In Support of H.R. 1132 (116th)

San Francisco Bay Restoration Act


Inna Volovich, Contributor

The San Francisco Bay Restoration Act is up for consideration by the Senate, after being passed by the House since being introduced for the fourth time in the past eight years. The bill was passed in February of 2020, and has been introduced to the Senate as of March 2021. Led by House Representative Jackie Speier, a Democrat from California, the bill has a total of ten sponsors, including Congresswoman Nancy Pelosi. This bill is a proposed addition to the existing Federal Water Pollution Control Act, and addresses the government’s past neglect to fund the protection and restoration of San Francisco Bay. 

In the past, bodies of water such as Chesapeake Bay and Puget Sound have received extensive financial support- $490 million and $260 million respectively- in federal funds to go towards estuary restoration, between 2008 and 2016. San Francisco Bay’s funding during the same period, $45 million, pales in comparison to these numbers, especially when looking further into the scope of the amounts: Chesapeake Bay’s funding totaled $30 per local resident, Puget Sound’s $60, and San Francisco Bay’s funding totaled a paltry $6 per local resident.

Congress’s failure to adequately ensure proper funding and resources to San Francisco Bay is a misstep that must be remedied as soon as possible. Having been passed recently by the House of Representatives, being passed by the Senate would be a crucial step towards a sustainable solution.

The San Francisco Bay provides hundreds of billions of dollars per year for the local and national economy. Through tourism and wildlife, active ports, and renewable energy, directing the necessary funds for its preservation would be a worthwhile investment. The proposed act would create a local committee dedicated to dividing the provided funds towards a comprehensive conservation and management plan which would be evaluated regularly. The funding amounts to $25 million over a five year period, spread equally over this time. This funding would be worthwhile when considering the impact a healthy and vibrant bay would have on the economy.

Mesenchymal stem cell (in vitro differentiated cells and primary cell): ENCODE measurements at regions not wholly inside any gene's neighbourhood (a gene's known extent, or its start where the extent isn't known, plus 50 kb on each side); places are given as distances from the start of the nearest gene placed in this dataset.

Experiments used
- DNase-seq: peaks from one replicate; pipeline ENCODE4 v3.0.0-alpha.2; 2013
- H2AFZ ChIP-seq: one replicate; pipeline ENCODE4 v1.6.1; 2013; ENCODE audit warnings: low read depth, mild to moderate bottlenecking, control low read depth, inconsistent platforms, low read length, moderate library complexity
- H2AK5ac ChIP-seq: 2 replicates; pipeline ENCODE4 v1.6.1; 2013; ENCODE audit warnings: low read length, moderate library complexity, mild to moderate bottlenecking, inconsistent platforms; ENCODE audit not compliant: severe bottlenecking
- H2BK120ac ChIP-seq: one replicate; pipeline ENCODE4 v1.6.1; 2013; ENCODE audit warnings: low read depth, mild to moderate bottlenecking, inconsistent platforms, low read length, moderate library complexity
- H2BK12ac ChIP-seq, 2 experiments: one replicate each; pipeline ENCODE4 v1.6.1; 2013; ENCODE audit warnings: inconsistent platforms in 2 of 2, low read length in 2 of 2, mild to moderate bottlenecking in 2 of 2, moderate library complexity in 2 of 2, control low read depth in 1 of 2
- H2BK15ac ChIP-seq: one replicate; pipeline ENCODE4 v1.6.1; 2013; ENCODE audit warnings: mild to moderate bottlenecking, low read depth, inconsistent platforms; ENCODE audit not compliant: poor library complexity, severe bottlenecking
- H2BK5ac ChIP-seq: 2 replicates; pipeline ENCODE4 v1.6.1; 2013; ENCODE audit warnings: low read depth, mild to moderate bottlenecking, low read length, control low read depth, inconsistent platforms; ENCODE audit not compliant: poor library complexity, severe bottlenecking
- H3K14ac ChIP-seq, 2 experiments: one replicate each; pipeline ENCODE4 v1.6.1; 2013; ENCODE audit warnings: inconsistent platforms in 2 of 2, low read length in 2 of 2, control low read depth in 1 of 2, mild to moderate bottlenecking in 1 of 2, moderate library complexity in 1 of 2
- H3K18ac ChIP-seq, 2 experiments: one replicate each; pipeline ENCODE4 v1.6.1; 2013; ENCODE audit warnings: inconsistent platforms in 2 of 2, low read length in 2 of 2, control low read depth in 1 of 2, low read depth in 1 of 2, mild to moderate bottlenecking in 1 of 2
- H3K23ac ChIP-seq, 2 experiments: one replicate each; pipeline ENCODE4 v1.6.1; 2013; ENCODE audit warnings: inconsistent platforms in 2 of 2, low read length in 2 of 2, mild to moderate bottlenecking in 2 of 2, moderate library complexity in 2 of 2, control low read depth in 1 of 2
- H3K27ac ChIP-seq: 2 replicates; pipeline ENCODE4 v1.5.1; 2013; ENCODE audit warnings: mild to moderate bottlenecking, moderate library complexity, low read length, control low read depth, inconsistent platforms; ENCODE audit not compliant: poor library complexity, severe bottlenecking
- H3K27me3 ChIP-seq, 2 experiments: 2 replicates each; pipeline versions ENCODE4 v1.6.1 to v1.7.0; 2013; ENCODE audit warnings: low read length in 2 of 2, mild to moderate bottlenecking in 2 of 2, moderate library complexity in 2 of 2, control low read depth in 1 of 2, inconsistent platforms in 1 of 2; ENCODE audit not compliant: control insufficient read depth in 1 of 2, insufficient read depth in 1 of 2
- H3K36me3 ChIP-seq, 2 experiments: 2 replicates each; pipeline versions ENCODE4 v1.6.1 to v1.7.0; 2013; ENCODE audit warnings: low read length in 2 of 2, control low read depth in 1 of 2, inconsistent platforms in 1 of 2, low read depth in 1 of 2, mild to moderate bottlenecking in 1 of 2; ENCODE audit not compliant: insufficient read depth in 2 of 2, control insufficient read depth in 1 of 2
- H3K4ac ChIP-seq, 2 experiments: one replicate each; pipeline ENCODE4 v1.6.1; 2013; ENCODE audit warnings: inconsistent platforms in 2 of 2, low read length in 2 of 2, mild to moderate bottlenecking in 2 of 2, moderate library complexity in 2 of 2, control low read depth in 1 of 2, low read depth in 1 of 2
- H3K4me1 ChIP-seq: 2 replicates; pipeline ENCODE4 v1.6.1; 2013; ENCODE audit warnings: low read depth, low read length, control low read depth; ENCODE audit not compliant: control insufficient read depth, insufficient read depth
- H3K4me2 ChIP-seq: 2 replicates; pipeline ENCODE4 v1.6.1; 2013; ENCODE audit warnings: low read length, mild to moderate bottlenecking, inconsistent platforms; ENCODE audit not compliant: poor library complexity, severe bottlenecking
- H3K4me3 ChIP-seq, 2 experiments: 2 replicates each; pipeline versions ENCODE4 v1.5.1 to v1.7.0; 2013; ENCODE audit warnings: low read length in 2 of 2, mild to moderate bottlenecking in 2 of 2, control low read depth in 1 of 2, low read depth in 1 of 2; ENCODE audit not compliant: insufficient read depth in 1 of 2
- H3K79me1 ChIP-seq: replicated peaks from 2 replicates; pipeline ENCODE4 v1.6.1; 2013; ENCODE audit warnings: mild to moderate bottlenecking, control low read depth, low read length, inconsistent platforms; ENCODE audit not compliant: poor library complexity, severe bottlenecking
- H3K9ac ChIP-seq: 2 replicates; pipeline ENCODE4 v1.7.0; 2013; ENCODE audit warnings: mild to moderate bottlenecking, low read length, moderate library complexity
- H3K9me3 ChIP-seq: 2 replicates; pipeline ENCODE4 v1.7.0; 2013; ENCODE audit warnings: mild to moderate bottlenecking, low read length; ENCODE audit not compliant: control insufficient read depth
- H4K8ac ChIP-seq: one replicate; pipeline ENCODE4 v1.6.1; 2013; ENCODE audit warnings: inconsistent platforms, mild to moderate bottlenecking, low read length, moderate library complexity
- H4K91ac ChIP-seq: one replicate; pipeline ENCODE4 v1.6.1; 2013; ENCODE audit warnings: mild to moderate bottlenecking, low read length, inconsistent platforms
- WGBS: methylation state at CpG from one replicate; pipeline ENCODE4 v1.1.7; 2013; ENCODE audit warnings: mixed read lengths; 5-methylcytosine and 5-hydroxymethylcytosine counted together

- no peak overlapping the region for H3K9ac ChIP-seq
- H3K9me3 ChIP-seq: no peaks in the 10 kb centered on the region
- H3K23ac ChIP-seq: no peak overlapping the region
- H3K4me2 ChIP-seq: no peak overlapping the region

California’s Bay Area has struggled with proper upkeep of the Bay due to the area’s large urban population. Runoff, sewage, and industrial waste constantly pollute the water and the issue has been largely ignored by lawmakers. Instead, local environmental groups have been fighting a difficult battle against this persistent pollution, along with rising sea levels. Observing each of these factors, promoting action on a larger scale should be an easy decision to make.

Another difficulty San Francisco Bay is facing would be vastly improved if the proposed funding was to be secured. The wetlands surrounding the coastline are integral to the local ecosystem, and rising development poses a risk to their preservation. Wetlands act as an important filter between land and sea, especially in urban settings like the Bay Area, and provide a buffer which filters inevitable pollutants from big cities. Wetlands may not be financially productive in the short run, however their destruction in favor of increased industrial development will create a deadly risk to marine life surrounding the coast- a result with long-term repercussions that far outweigh the short term financial gain.

In conclusion, San Francisco Bay is suffering. It is a financial and environmental gem of the United States that deserves the same attention and action as other major estuaries in the country, and therefore the proposed legislation should be passed by the Senate as soon as possible. With the stated, reasonable amount of funding, the San Francisco Bay Restoration Act will revitalize the Bay and ensure a better future for marine and land life around it.